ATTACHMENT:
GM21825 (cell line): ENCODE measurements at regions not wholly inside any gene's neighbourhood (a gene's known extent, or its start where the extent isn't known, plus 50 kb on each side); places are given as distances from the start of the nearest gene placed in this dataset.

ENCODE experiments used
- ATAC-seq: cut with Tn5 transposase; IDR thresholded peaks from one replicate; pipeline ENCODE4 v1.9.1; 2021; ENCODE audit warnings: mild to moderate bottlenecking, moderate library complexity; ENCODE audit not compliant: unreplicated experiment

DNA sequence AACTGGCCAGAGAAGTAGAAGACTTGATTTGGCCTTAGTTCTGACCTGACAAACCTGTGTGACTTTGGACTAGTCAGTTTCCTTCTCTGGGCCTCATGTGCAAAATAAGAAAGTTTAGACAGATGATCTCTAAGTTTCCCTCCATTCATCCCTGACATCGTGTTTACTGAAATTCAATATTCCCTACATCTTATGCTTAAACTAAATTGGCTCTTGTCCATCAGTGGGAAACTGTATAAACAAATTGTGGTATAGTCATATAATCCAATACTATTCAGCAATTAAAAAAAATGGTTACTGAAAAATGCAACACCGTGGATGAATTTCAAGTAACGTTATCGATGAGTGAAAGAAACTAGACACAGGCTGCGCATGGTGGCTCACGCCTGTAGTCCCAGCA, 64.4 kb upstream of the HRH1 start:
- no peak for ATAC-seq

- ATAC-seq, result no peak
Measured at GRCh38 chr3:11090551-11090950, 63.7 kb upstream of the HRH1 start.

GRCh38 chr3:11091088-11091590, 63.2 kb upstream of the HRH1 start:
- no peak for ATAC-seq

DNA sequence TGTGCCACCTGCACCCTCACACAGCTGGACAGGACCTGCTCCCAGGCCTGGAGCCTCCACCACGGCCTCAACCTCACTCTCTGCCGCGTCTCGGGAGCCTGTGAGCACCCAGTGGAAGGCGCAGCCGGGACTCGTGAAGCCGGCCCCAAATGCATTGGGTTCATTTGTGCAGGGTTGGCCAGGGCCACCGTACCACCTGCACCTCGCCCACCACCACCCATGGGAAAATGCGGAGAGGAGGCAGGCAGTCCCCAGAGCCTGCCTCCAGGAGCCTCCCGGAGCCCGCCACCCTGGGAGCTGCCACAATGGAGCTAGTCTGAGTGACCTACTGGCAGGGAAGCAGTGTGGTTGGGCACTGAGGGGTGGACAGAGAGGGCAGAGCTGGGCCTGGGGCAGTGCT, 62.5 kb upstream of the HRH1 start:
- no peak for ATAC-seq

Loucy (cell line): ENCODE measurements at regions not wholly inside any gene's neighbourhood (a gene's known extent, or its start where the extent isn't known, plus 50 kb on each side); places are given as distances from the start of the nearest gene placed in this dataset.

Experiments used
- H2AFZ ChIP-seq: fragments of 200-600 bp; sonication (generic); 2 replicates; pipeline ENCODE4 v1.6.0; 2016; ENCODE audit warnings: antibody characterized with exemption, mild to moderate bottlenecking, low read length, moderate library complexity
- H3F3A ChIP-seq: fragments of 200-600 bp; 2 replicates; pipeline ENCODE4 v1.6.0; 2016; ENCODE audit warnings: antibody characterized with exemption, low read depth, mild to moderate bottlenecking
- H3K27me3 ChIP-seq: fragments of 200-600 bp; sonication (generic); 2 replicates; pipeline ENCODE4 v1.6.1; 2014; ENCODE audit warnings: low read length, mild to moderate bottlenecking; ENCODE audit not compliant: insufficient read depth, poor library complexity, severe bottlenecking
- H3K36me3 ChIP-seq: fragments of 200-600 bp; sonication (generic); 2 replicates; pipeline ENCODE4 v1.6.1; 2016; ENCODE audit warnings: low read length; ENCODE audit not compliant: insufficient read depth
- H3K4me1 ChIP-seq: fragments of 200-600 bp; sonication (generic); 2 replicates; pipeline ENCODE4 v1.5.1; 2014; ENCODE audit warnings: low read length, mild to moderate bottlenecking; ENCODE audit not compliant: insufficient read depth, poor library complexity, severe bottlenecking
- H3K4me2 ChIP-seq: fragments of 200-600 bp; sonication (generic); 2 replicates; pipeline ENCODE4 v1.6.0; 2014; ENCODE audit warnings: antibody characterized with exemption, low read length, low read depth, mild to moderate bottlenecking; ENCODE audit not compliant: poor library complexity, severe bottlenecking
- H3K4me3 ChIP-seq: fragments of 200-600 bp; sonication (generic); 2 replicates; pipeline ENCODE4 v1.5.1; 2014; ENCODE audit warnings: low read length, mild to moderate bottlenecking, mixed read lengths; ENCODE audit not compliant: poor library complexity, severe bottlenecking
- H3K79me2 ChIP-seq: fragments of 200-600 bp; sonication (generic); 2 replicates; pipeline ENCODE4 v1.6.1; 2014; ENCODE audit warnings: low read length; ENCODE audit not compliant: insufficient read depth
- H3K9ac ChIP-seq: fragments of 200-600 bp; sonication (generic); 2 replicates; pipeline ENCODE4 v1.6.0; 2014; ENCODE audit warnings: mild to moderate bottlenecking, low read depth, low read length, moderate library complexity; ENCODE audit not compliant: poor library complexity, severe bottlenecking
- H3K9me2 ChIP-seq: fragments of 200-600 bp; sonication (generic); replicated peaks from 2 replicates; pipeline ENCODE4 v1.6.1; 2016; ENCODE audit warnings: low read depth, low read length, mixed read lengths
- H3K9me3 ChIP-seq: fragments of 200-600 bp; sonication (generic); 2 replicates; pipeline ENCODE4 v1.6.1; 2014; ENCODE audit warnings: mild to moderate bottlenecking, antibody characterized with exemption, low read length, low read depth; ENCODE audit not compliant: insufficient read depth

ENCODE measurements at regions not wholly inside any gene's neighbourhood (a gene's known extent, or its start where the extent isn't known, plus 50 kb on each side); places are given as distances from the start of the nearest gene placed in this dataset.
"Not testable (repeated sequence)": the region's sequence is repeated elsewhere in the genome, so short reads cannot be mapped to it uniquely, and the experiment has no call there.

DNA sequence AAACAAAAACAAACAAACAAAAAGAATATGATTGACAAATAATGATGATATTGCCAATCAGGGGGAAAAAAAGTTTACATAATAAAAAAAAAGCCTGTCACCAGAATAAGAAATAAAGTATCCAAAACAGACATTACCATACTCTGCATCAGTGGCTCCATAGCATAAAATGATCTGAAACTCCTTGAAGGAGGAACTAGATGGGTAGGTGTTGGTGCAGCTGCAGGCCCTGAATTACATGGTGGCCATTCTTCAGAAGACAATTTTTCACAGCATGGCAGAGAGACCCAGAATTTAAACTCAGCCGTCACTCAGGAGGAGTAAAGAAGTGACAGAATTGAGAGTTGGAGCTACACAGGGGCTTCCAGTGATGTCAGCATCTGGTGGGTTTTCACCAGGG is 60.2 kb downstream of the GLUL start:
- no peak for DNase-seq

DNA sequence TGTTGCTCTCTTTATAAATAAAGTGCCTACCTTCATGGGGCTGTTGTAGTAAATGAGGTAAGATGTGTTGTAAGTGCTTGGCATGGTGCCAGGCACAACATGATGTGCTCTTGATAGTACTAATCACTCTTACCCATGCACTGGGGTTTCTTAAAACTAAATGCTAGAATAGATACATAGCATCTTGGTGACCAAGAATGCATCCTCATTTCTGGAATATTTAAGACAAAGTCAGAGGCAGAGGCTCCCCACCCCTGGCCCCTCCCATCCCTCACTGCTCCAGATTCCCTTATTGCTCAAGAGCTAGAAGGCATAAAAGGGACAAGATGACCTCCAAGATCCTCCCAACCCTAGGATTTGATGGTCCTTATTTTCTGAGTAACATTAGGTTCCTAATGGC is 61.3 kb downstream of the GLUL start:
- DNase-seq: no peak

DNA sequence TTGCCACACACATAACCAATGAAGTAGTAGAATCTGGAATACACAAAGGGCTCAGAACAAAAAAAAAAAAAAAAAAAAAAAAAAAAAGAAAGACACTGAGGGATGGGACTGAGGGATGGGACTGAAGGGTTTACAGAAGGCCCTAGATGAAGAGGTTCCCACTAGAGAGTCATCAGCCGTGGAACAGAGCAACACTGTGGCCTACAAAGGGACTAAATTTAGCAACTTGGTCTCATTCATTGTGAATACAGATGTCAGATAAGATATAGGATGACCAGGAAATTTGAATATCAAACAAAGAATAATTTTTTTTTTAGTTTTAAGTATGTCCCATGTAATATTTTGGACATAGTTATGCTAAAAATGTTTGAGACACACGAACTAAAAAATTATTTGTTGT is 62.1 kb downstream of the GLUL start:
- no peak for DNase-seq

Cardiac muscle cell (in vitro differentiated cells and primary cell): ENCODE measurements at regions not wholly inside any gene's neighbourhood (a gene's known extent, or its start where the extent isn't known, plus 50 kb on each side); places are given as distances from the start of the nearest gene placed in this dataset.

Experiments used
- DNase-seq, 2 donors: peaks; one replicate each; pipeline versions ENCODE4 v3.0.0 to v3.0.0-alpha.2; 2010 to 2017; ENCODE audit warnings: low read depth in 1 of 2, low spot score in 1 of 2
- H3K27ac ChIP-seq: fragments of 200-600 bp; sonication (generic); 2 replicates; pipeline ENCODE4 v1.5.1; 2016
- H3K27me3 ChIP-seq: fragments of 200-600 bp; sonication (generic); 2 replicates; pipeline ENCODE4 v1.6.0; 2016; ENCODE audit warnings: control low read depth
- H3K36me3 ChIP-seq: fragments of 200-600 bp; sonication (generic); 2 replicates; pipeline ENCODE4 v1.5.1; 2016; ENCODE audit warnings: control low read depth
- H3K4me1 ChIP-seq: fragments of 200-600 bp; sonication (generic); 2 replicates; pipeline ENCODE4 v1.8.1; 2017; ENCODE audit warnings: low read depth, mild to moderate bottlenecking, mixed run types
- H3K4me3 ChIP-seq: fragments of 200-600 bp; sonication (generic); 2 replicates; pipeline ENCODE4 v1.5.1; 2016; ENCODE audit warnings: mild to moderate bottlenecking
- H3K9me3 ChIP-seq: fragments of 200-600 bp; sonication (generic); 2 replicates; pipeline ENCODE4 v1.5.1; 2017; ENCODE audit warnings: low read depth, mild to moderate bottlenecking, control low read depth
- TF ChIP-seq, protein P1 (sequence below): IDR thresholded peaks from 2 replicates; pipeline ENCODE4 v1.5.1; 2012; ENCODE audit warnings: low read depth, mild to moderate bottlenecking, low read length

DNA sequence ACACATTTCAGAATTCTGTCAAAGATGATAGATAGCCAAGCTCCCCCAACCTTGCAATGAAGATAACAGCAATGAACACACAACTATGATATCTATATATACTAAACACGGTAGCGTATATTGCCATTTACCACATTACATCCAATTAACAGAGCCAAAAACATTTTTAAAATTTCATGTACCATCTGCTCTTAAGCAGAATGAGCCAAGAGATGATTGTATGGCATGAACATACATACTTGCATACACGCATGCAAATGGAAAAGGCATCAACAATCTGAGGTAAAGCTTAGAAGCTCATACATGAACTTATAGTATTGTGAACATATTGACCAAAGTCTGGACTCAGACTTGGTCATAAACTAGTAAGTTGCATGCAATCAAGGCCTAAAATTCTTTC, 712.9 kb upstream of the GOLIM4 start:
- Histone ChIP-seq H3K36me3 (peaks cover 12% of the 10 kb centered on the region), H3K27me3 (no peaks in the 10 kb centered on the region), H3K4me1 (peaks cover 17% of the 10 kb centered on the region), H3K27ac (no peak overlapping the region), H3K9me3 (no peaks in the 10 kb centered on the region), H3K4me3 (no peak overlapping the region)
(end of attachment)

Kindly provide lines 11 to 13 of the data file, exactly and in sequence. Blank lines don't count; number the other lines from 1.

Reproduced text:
- no peak for ATAC-seq

Loucy (cell line): ENCODE measurements at regions not wholly inside any gene's neighbourhood (a gene's known extent, or its start where the extent isn't known, plus 50 kb on each side); places are given as distances from the start of the nearest gene placed in this dataset.

Experiments used